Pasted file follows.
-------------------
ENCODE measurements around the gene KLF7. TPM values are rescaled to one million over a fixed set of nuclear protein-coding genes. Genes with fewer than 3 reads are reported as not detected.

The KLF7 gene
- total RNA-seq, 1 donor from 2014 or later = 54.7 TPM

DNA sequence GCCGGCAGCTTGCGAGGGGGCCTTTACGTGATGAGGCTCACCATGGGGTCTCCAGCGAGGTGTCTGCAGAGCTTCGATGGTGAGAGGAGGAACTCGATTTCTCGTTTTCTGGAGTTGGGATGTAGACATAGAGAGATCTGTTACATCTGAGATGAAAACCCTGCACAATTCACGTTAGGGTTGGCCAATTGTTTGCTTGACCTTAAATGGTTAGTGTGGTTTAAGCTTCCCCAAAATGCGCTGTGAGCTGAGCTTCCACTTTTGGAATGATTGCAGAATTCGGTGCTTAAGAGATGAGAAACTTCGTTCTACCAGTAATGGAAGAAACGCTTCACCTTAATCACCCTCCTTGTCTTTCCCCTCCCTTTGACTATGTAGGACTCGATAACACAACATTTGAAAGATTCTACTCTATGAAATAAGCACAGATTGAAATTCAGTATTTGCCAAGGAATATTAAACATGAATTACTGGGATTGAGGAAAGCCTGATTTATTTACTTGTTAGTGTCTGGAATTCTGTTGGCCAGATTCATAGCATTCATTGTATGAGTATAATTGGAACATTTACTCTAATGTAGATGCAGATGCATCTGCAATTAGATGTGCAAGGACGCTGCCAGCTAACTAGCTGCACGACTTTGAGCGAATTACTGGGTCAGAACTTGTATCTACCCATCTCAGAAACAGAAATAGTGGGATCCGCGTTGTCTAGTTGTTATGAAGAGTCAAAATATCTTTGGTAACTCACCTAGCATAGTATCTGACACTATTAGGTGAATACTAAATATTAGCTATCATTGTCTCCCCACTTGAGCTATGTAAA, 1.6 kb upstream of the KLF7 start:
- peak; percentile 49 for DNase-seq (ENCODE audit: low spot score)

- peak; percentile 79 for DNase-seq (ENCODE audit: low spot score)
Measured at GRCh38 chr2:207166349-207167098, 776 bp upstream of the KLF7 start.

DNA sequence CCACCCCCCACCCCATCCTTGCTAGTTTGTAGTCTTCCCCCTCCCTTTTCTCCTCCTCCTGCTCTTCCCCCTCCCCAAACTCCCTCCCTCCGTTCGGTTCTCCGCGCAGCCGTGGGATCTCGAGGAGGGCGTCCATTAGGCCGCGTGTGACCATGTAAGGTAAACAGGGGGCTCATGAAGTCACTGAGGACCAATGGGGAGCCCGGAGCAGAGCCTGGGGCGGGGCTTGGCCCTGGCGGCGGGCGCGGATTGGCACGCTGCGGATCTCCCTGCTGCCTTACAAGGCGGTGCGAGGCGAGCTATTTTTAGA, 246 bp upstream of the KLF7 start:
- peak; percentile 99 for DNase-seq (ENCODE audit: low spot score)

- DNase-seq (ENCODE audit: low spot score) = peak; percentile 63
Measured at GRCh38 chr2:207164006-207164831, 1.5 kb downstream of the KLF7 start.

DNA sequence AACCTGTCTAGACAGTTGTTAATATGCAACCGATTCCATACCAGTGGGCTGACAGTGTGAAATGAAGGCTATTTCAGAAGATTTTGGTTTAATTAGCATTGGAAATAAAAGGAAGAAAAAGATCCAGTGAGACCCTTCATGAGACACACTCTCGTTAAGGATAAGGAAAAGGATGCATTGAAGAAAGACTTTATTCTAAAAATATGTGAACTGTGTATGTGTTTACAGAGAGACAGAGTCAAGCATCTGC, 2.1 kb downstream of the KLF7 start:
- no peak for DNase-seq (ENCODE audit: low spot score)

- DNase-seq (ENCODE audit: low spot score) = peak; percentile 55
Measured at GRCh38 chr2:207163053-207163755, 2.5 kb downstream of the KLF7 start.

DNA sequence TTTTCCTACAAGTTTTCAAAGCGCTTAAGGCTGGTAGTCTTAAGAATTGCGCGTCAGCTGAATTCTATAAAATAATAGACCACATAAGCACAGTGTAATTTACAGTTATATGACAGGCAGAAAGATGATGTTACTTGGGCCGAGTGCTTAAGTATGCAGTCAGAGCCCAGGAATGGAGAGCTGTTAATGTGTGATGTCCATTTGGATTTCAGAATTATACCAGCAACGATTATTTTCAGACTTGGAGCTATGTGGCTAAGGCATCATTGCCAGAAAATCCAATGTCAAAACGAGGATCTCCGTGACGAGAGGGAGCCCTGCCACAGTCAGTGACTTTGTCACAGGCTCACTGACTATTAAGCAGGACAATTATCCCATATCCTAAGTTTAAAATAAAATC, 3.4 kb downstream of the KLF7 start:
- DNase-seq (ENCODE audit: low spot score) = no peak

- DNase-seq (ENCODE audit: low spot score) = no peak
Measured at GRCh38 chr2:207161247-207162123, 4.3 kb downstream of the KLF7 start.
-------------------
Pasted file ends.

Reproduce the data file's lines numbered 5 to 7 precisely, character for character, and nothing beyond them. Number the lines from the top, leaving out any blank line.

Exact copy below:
- peak; percentile 49 for DNase-seq (ENCODE audit: low spot score)

- peak; percentile 79 for DNase-seq (ENCODE audit: low spot score)
Measured at GRCh38 chr2:207166349-207167098, 776 bp upstream of the KLF7 start.